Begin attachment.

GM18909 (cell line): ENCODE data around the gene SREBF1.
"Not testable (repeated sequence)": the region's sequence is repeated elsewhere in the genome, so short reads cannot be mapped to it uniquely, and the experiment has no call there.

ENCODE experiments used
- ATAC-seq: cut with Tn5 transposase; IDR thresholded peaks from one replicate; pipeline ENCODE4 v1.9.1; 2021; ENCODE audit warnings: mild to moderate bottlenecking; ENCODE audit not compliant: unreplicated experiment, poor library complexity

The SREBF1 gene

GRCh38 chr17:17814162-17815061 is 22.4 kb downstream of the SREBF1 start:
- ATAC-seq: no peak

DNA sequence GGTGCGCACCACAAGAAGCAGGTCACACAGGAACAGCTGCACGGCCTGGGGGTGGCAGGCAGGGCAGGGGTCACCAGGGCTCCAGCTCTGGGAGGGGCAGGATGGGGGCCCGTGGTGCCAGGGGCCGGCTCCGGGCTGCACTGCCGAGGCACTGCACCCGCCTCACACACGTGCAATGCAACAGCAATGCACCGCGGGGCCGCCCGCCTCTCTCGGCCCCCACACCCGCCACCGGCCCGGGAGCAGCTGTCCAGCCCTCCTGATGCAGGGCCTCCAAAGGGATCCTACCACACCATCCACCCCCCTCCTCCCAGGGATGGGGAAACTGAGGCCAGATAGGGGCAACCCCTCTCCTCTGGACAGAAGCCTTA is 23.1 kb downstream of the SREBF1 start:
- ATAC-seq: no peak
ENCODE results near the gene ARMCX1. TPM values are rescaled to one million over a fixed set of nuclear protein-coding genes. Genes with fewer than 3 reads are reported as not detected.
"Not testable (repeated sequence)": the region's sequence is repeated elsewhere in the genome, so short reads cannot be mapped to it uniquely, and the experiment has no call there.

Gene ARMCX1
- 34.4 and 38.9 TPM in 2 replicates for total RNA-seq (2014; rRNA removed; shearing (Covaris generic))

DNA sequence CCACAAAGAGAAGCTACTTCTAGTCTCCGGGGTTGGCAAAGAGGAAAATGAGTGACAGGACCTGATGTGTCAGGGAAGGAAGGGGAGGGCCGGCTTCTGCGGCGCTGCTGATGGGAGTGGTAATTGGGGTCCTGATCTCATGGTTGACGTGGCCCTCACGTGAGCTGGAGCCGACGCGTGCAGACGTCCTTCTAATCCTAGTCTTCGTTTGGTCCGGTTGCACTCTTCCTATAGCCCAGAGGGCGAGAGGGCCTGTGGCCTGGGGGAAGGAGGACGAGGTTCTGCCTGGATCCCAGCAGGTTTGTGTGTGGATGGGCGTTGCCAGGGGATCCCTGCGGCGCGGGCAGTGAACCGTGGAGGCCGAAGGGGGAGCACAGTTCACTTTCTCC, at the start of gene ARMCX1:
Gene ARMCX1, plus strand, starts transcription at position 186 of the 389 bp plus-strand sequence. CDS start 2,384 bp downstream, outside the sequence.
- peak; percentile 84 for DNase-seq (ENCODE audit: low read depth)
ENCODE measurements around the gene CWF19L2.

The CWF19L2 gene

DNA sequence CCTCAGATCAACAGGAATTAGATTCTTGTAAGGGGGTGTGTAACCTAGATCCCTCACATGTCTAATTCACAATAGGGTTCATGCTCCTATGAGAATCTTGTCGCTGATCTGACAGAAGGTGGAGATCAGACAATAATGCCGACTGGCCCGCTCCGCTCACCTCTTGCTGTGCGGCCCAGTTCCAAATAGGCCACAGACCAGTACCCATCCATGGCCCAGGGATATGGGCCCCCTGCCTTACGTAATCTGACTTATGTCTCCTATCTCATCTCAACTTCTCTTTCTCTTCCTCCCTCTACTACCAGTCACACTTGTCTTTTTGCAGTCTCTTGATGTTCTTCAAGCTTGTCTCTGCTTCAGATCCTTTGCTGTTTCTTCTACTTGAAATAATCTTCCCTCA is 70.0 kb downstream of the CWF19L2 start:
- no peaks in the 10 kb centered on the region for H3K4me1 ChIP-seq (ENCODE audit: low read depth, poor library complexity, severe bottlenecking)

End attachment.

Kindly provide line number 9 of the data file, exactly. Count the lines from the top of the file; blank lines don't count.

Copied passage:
- ATAC-seq: no peak